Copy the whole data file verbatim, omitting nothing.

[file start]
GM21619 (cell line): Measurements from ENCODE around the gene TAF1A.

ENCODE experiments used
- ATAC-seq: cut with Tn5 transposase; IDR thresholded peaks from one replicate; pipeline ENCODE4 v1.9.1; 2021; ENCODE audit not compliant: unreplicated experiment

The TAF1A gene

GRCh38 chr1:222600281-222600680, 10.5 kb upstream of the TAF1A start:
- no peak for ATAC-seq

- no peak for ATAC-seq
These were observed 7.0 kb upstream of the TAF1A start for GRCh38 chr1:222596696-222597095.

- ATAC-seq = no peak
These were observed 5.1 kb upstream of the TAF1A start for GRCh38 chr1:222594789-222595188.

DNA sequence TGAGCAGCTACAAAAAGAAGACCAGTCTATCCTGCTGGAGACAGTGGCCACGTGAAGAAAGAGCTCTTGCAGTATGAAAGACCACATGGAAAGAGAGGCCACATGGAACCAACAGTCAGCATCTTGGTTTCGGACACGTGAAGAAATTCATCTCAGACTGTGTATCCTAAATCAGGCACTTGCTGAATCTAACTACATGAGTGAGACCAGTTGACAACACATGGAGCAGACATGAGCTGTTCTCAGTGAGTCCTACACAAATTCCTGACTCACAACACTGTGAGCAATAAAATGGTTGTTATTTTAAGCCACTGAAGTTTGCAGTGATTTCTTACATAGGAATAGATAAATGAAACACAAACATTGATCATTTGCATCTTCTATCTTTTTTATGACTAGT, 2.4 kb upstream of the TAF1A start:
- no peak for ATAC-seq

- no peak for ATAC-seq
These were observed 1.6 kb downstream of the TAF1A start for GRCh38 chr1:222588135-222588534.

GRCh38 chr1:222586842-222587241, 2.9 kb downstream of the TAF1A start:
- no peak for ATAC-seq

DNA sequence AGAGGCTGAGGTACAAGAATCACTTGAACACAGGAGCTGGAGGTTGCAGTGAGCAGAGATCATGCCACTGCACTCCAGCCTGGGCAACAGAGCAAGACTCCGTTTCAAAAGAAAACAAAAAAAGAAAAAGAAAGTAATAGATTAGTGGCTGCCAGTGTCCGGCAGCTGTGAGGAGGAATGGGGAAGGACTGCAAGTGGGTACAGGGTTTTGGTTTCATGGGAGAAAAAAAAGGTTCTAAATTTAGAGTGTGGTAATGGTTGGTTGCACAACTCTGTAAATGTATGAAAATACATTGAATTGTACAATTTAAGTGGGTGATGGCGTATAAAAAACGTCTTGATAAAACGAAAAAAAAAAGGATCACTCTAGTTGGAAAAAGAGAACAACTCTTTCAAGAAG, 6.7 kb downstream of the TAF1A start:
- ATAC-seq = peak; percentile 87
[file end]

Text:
GM21619 (cell line): Measurements from ENCODE around the gene TAF1A.

ENCODE experiments used
- ATAC-seq: cut with Tn5 transposase; IDR thresholded peaks from one replicate; pipeline ENCODE4 v1.9.1; 2021; ENCODE audit not compliant: unreplicated experiment

The TAF1A gene

GRCh38 chr1:222600281-222600680, 10.5 kb upstream of the TAF1A start:
- no peak for ATAC-seq

- no peak for ATAC-seq
These were observed 7.0 kb upstream of the TAF1A start for GRCh38 chr1:222596696-222597095.

- ATAC-seq = no peak
These were observed 5.1 kb upstream of the TAF1A start for GRCh38 chr1:222594789-222595188.

DNA sequence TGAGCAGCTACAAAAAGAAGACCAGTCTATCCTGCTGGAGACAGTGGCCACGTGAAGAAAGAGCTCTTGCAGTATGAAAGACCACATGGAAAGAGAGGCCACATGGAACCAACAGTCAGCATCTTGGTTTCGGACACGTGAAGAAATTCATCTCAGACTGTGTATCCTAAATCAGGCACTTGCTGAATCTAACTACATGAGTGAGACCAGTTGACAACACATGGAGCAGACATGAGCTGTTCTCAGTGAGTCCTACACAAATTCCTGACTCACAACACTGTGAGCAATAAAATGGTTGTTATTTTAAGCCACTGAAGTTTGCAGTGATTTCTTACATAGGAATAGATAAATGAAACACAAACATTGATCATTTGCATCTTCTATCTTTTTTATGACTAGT, 2.4 kb upstream of the TAF1A start:
- no peak for ATAC-seq

- no peak for ATAC-seq
These were observed 1.6 kb downstream of the TAF1A start for GRCh38 chr1:222588135-222588534.

GRCh38 chr1:222586842-222587241, 2.9 kb downstream of the TAF1A start:
- no peak for ATAC-seq

DNA sequence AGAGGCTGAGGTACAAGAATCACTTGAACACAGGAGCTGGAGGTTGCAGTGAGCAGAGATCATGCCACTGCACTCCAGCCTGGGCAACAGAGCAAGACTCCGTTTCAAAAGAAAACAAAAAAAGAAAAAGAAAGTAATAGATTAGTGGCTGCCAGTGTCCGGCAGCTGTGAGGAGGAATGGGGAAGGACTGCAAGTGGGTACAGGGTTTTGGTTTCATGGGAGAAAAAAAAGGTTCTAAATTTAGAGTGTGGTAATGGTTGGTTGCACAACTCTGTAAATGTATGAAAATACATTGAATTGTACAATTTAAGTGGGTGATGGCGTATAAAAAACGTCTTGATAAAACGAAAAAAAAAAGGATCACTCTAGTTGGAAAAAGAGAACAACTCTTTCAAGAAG, 6.7 kb downstream of the TAF1A start:
- ATAC-seq = peak; percentile 87